Maryland will build 75 weather towers to improve data collection and warnings

Photo by Lukas Pohlreich/Flickr Creative Commons.

Maryland will build 75 weather observation towers across the state to collect weather data faster and more accurately and improve disaster response, Gov. Larry Hogan announced Monday.

The state partnered with the University of Maryland to build and operate the network of towers, called Maryland Mesonet, with a commitment of $4 million in public funds.

Maryland Mesonet will be “a world-class network of state-of-the-art environmental monitoring stations to provide real-time data 24 hours a day, 7 days a week, 365 days a year,” Hogan said in a statement.

He added that “the ambitious project … will give our emergency managers even faster and more accurate satellite data to make critical decisions about preparedness and resource deployment.”

National and local emergency management officials will be able to access the tower’s network to receive data and analytics that will help them improve public safety, minimize risk to their communities, and apply for disaster relief programs. of disaster.

The National Oceanic and Atmospheric Administration will also be able to collect high-resolution weather observations from the Maryland Mesonet to better inform regional weather forecasts and protect communities.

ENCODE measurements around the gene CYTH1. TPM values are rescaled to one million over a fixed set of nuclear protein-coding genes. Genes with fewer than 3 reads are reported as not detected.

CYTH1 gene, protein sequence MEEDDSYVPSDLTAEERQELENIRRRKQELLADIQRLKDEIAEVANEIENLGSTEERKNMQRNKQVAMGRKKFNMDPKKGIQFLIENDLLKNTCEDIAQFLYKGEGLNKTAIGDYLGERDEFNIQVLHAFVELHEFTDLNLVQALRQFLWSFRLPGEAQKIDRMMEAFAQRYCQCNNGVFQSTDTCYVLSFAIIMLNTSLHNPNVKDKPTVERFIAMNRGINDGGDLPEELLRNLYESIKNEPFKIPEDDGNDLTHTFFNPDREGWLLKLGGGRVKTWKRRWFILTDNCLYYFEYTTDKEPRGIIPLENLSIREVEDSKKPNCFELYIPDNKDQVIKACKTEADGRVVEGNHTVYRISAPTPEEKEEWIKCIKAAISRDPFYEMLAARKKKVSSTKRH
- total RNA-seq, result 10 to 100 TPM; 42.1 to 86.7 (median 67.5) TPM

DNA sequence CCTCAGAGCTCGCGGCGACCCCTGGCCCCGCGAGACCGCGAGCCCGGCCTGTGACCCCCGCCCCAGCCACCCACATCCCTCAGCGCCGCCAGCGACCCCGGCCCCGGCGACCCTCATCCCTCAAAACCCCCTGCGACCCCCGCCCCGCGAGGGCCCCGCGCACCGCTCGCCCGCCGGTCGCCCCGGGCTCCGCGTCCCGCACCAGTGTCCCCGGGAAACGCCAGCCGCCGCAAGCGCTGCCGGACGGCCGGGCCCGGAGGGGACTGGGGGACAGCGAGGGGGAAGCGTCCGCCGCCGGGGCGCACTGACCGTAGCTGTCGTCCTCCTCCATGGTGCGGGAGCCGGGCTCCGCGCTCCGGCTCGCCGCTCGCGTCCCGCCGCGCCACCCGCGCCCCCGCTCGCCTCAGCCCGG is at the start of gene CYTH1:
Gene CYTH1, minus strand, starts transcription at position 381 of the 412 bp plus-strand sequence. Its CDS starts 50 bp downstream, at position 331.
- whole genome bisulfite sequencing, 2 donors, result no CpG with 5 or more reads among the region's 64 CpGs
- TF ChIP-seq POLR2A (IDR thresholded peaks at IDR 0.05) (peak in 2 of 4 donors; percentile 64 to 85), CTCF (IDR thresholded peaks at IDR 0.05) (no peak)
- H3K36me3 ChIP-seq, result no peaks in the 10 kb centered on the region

“We are proud that the Maryland Mesonet is expanding the University of Maryland’s deep commitment to serving our state,” UMD President Darryll J. Pines said in a statement. “Weather is increasingly difficult to predict, and our scientists will play a leading role in providing high-resolution atmospheric data to NOAA to improve regional weather forecasts. We will also work to inform local decision makers who can better protect Marylanders and their businesses.

“Mesonet” refers to a “mesoscale network”, a group of stations used to monitor and collect data on weather events.

Maryland Mesonet will help develop applications based on mesonet data for state and local agencies, the [National Weather Service]Maryland’s school systems, farmers, fishers, water managers, air quality monitors, wind and solar power producers, transportation professionals and the media,” said officials. state officials.

Maryland Department of Emergency Management Secretary Russ Strickland said the network will allow officials to warn residents of extreme weather events more in advance.

“This partnership means Maryland residents and visitors will receive better forecasts and faster lead times for severe weather warnings, such as severe thunderstorms, tornadoes and flash floods,” Strickland said in a statement. “Through continuous monitoring, threshold alerts, instant verification, and post-event analysis, the Maryland Mesonet will provide more data to our emergency management team to continually improve planning and processes, and establish a scorecard. road for a more weather-resistant Maryland.

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